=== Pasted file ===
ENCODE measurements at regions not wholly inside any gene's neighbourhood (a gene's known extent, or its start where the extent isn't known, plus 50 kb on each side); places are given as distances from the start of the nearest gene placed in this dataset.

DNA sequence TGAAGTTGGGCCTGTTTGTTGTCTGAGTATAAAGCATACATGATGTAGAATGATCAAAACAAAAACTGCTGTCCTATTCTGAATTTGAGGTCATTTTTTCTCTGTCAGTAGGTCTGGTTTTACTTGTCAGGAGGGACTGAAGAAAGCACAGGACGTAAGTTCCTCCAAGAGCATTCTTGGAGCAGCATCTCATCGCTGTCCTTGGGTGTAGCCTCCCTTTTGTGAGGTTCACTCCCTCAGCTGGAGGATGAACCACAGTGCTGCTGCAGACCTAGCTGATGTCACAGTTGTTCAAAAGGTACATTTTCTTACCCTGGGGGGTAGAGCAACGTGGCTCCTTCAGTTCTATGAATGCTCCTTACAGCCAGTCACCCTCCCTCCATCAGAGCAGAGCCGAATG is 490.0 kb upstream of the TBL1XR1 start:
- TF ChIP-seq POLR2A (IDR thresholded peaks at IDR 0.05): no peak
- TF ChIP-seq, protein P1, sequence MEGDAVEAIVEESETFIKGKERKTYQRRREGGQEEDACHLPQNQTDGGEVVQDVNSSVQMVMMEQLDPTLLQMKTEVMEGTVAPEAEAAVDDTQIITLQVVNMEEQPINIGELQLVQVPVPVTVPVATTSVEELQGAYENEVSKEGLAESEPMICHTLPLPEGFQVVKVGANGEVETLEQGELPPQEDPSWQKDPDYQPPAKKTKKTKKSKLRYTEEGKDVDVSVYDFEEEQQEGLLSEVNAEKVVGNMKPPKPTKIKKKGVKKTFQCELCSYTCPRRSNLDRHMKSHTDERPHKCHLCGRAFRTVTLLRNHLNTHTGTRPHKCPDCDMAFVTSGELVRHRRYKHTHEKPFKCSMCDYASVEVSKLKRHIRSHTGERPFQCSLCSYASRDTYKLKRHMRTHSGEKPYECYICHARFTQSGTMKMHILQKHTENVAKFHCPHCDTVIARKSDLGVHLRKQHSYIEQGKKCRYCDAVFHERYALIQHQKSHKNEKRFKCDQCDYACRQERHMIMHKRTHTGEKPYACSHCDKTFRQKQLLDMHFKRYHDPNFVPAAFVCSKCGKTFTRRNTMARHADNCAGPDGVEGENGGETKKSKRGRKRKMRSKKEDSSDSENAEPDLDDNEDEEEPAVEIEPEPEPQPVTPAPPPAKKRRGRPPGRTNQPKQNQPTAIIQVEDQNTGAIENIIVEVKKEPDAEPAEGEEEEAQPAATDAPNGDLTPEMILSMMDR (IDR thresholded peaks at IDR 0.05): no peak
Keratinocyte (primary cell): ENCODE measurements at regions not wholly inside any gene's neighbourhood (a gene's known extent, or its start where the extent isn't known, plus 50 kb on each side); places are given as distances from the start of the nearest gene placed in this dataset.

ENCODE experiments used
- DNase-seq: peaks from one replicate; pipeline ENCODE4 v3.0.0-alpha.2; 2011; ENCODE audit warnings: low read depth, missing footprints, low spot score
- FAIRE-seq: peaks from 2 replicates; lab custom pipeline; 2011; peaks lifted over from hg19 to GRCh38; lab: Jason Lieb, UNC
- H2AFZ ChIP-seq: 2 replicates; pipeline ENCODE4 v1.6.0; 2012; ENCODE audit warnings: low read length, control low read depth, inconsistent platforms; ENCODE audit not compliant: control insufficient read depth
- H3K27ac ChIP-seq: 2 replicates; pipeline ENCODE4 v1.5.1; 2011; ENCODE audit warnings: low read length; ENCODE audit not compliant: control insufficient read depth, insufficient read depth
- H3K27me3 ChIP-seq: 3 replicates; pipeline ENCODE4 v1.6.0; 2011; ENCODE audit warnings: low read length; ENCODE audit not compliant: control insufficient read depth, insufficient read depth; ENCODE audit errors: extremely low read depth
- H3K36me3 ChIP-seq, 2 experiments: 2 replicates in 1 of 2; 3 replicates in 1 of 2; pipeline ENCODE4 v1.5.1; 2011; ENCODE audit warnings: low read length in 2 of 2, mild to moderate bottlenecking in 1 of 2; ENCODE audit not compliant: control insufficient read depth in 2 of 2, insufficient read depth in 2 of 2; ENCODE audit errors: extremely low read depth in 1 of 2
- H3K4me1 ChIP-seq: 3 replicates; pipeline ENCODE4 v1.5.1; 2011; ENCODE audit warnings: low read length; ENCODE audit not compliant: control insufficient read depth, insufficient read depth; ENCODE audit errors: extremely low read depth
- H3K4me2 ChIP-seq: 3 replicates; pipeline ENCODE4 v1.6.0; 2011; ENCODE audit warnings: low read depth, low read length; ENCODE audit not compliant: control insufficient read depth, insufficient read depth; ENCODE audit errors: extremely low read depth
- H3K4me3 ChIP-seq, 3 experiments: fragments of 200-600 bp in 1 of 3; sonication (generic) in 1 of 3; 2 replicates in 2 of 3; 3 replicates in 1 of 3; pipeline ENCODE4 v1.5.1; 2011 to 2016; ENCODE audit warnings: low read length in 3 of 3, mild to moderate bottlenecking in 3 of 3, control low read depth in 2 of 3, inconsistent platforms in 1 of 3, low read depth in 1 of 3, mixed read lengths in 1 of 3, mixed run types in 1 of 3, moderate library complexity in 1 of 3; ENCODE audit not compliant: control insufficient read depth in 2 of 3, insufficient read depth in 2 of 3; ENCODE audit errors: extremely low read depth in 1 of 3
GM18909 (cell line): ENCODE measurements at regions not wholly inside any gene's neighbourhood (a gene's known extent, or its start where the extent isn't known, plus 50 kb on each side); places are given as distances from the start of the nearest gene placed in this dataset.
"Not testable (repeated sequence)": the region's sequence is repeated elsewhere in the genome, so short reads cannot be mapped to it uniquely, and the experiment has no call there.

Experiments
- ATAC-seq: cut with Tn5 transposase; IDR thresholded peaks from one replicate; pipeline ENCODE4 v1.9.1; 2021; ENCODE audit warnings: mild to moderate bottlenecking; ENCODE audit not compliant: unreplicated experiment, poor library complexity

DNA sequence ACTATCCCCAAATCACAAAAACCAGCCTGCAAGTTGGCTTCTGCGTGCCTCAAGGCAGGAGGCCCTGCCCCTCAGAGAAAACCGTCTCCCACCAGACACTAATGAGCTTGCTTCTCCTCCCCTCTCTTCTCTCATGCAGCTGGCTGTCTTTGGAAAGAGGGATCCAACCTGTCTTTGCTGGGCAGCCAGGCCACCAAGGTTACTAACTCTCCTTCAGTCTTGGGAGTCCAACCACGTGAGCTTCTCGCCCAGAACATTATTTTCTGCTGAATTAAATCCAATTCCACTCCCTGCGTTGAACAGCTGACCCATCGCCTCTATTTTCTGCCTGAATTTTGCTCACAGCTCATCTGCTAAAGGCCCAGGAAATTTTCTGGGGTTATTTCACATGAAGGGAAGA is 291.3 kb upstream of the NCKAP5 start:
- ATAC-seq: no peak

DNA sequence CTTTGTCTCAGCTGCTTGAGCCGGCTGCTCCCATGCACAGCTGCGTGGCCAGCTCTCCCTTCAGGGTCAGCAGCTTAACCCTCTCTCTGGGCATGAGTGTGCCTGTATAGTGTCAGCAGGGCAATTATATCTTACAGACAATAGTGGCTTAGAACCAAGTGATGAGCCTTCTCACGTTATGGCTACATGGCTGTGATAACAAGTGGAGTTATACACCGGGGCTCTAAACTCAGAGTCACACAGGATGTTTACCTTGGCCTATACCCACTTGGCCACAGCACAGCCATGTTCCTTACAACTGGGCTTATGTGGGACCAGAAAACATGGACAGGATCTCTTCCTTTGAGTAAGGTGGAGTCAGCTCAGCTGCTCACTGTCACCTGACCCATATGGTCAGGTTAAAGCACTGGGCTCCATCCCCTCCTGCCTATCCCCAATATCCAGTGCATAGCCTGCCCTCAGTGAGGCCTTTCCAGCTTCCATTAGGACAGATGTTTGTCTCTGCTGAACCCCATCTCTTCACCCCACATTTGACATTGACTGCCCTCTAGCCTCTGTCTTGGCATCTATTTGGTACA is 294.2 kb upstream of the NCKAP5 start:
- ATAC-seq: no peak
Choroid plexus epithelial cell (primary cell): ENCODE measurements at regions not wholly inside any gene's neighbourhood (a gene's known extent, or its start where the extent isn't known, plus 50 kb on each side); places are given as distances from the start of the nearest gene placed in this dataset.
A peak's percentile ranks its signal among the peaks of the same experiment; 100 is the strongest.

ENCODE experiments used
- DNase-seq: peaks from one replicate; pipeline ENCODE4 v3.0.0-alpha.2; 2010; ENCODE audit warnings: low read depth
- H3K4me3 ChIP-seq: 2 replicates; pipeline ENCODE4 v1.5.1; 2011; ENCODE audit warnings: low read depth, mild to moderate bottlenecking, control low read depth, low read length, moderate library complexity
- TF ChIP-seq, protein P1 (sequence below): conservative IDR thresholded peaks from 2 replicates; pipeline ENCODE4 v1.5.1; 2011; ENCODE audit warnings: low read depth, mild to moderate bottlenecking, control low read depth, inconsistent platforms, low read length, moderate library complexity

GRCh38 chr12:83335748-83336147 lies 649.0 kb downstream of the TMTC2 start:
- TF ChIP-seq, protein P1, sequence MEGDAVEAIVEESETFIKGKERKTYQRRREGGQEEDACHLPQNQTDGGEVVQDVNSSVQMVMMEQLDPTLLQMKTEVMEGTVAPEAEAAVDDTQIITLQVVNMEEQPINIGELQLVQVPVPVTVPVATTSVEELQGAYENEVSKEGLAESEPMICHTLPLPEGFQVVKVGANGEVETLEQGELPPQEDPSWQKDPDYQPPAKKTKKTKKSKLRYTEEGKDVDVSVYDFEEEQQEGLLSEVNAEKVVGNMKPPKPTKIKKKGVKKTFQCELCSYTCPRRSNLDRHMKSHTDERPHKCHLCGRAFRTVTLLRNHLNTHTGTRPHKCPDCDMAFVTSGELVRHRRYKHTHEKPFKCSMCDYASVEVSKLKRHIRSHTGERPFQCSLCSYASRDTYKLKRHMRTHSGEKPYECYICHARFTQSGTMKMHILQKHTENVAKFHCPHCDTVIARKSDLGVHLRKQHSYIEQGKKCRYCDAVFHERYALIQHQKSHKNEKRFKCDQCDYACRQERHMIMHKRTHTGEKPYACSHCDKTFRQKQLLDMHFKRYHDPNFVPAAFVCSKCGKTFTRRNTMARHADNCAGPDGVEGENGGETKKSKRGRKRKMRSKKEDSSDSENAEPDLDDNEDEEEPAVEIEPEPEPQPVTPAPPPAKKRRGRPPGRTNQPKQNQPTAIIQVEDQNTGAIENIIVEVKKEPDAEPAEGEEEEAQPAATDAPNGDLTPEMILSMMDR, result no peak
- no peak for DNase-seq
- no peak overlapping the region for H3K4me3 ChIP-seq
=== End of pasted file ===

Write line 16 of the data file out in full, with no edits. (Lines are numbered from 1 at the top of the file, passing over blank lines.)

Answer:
GM18909 (cell line): ENCODE measurements at regions not wholly inside any gene's neighbourhood (a gene's known extent, or its start where the extent isn't known, plus 50 kb on each side); places are given as distances from the start of the nearest gene placed in this dataset.